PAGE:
For assessing the impacts of disturbances on coral cover at Ningaloo Reef, cyclone frequency and intensity information were acquired from the Australian Bureau of Meteorology (BOM) Hourly data taken from when cyclones where within a 200 km radius of Ningaloo Reef (Coral Bay –used as a center point) were used to estimate average intensity and frequency of cyclones in the region from 1987 to 2010. Cyclone intensity is measured from the center of the cyclone and recorded in hectopascals (hPa).

Water temperature was derived by applying a linear model to compare sea surface (SST) temperature from the NOAA Virtual Station at Ningaloo ( with in-situ water temperature measured at Point Murat. The model was then used to adjust historic temperature estimates derived by satellite (Baldock et al. unpublished data). We considered this to be an important correction of historical satellite-derived SST estimates, as previous estimates from Western Australia have often been shown to be erroneous by up to 2°C [61], [62].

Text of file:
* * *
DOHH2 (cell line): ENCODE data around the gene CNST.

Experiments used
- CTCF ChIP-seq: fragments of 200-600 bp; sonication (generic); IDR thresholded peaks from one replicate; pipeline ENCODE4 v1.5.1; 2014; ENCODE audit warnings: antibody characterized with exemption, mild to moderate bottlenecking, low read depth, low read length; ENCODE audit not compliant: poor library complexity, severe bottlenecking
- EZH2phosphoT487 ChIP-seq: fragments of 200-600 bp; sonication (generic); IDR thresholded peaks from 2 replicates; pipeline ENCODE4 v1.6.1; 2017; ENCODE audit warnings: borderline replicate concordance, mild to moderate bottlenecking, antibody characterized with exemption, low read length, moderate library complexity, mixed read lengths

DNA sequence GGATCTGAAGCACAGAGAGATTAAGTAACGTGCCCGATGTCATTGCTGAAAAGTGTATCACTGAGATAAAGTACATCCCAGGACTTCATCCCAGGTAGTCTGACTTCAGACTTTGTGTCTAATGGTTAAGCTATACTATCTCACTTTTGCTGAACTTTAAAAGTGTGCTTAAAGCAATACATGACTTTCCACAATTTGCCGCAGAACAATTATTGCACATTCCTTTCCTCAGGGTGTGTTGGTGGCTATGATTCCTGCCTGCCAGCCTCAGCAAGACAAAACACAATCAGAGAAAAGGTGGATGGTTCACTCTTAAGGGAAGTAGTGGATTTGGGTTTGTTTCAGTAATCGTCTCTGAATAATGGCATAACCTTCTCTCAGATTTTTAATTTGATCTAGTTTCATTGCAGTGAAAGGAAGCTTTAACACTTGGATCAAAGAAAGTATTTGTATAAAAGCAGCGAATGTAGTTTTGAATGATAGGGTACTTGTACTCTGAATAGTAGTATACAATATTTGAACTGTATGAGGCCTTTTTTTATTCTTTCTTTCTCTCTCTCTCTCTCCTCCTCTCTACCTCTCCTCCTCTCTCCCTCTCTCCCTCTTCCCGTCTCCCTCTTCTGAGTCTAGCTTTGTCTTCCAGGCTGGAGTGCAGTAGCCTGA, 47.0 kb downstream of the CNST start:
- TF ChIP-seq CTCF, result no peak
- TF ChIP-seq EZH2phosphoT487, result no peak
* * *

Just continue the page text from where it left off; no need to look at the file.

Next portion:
Study Area

The 12,500 km coastline of WA spans latitudes from 13° 30′ S to 35° 08′ S (Offshore territories 12° - 10° S) (Fig. 2a), and includes a diverse range of coral habitats such as fringing reefs, coral atolls, and reef plateaux [37]. Many of the coral reef systems along the WA coast are influenced by the Leeuwin Current, which is a southward flowing, narrow (<200 km) boundary current of warm water with low salinity and low nutrients [34]. The coastal and marine environments in Australia are currently classified into bioregions under the Integrated Marine and Coastal Regionalisation of Australia (IMCRA), which have been established from ecological information for management and planning purposes [48].